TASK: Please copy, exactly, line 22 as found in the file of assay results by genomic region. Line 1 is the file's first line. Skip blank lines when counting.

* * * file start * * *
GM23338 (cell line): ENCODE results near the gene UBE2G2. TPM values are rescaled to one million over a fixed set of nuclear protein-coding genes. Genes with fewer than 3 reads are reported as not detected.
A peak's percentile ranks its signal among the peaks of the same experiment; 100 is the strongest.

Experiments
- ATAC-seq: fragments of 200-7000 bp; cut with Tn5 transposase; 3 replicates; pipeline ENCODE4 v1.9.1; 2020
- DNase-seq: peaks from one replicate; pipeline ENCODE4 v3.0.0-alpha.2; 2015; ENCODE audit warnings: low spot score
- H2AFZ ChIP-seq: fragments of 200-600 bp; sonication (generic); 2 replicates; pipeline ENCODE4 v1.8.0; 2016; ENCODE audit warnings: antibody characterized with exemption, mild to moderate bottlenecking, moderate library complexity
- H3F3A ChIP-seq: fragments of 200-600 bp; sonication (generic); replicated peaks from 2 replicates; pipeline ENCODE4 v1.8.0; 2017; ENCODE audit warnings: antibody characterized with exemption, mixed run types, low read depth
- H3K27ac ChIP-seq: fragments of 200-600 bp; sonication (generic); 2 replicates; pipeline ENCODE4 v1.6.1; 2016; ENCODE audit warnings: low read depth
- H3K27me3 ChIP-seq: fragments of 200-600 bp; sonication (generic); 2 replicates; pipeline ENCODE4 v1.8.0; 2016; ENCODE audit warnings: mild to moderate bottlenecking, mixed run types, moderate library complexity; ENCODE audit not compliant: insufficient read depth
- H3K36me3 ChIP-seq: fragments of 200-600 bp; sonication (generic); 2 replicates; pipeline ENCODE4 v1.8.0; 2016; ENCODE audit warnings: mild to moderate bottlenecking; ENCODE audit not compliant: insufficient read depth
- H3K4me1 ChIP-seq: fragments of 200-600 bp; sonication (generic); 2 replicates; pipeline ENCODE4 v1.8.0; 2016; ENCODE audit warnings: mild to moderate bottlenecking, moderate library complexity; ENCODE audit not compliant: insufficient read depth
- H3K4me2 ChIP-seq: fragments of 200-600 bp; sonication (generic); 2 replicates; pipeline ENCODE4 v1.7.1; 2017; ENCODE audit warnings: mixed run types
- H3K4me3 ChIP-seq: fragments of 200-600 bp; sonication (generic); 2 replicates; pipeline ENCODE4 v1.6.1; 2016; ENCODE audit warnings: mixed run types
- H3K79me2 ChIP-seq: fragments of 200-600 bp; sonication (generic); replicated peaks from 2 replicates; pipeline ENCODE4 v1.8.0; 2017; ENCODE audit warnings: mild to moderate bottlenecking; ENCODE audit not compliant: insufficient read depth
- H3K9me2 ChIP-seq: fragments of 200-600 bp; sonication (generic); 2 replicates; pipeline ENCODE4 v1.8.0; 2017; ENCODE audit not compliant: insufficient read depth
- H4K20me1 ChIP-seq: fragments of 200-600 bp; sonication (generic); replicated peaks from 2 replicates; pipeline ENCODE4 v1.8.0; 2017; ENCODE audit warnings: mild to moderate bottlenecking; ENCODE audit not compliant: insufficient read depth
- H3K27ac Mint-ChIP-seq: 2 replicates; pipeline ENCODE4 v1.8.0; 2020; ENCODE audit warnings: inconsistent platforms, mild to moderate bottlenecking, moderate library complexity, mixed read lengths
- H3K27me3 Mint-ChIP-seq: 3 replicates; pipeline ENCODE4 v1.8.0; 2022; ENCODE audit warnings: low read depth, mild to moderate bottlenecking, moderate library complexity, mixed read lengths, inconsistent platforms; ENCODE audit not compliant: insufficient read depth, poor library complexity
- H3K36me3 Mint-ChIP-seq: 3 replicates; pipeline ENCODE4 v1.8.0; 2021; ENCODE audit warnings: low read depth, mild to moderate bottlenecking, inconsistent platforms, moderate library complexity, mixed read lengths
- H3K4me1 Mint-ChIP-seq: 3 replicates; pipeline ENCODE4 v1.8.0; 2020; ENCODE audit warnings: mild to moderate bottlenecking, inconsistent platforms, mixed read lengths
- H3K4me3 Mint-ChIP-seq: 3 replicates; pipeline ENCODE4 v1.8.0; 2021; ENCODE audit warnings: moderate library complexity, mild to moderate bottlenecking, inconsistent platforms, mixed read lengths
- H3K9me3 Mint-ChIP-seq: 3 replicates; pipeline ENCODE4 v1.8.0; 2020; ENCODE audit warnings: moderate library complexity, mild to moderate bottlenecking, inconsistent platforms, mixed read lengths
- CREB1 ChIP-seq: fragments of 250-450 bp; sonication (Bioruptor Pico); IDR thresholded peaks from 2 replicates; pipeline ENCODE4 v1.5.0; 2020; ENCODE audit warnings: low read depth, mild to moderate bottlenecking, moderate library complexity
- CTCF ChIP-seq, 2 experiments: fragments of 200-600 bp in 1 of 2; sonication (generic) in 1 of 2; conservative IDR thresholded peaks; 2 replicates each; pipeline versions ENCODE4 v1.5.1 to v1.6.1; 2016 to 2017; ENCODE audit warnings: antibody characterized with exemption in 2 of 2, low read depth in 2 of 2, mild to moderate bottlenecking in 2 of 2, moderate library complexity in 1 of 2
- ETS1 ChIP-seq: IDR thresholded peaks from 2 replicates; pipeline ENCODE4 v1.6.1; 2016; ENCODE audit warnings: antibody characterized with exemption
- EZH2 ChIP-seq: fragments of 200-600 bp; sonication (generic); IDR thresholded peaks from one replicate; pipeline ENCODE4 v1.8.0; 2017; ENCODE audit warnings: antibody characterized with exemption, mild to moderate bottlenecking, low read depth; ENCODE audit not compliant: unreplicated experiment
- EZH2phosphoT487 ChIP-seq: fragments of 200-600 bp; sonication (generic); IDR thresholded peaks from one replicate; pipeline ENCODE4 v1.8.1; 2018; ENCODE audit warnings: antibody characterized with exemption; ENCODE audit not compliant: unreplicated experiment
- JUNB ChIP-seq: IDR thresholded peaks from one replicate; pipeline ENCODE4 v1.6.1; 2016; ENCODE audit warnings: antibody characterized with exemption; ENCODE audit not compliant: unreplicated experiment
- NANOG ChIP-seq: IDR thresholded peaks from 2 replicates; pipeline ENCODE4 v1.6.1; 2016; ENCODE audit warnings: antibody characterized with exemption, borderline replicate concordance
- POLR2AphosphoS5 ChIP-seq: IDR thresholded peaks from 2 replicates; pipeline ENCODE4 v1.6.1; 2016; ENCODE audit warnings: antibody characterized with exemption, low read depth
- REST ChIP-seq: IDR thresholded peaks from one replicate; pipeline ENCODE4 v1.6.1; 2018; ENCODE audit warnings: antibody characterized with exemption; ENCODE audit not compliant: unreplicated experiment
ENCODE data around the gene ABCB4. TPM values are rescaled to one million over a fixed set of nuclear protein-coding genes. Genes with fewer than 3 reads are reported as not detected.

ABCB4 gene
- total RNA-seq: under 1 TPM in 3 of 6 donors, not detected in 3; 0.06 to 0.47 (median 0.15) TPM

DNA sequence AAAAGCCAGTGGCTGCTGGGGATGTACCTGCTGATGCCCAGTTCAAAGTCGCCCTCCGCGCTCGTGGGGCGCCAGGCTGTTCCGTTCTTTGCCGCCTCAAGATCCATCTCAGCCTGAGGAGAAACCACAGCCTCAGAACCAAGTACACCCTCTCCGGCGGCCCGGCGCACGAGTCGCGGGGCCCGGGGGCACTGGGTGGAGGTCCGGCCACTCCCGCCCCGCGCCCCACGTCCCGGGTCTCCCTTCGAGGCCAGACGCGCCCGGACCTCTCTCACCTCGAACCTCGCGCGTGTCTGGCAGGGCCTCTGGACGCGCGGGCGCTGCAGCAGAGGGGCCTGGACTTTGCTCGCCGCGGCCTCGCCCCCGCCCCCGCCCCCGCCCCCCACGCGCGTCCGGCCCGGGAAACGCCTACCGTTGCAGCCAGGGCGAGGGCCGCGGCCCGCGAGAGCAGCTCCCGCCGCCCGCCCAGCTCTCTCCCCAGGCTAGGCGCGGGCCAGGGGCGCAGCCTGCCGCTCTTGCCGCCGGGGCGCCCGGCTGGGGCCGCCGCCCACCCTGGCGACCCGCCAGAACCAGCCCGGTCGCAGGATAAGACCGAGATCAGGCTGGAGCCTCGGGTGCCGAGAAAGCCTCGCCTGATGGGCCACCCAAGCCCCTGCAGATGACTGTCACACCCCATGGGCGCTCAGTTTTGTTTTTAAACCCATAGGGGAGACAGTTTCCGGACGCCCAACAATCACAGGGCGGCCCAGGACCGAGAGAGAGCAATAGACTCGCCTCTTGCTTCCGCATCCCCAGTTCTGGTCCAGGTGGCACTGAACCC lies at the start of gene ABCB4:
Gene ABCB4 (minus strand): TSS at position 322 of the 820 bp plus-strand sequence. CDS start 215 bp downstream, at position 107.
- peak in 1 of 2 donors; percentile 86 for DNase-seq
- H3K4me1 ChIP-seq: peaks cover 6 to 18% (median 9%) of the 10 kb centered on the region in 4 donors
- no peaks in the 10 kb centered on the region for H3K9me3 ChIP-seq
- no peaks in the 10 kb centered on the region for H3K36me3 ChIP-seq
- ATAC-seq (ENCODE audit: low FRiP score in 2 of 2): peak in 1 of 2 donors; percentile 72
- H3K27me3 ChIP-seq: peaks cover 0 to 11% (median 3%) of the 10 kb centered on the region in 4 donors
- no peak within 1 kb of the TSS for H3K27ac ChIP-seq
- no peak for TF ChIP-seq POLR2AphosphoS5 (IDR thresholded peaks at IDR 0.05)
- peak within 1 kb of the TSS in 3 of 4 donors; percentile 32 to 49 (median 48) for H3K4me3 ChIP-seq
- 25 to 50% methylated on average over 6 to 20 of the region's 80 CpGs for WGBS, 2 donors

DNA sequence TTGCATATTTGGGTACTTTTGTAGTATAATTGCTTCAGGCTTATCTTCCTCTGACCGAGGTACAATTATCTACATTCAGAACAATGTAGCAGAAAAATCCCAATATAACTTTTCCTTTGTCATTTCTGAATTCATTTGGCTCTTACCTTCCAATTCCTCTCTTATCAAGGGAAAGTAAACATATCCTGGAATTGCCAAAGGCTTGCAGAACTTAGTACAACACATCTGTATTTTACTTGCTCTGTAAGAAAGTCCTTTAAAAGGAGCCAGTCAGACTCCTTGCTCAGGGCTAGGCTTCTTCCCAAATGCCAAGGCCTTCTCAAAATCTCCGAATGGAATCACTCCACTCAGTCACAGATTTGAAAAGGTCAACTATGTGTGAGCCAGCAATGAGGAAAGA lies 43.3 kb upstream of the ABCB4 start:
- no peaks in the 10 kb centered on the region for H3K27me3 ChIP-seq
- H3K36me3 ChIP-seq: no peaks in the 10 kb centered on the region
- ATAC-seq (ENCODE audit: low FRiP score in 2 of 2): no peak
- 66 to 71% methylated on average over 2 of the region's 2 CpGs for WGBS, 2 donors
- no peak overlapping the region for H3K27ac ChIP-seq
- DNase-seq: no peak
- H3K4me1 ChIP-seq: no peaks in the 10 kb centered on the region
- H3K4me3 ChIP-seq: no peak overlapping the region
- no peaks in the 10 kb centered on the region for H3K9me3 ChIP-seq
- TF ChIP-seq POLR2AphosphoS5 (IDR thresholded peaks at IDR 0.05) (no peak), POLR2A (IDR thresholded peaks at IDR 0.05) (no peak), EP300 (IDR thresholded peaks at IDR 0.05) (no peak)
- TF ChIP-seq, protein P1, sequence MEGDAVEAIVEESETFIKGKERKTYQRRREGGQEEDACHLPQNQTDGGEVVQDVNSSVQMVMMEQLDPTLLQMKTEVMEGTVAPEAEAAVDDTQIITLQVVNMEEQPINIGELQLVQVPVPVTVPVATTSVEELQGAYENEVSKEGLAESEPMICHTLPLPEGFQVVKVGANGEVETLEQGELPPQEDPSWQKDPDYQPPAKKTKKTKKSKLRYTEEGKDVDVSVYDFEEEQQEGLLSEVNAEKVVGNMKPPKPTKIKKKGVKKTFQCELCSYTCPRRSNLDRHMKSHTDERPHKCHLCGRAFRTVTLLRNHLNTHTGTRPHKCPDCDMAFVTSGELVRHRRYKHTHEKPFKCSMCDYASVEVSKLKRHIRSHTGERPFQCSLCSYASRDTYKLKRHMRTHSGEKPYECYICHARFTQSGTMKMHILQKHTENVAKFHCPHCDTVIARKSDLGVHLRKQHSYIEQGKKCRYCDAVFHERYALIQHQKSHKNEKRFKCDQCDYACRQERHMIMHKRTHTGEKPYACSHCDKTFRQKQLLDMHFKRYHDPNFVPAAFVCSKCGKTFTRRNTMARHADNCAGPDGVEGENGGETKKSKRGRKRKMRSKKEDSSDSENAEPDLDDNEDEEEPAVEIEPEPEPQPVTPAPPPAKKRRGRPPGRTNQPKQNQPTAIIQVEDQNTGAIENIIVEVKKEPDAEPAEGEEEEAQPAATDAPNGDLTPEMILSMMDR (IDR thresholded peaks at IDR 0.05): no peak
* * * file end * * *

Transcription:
- H3K9me3 Mint-ChIP-seq: 3 replicates; pipeline ENCODE4 v1.8.0; 2020; ENCODE audit warnings: moderate library complexity, mild to moderate bottlenecking, inconsistent platforms, mixed read lengths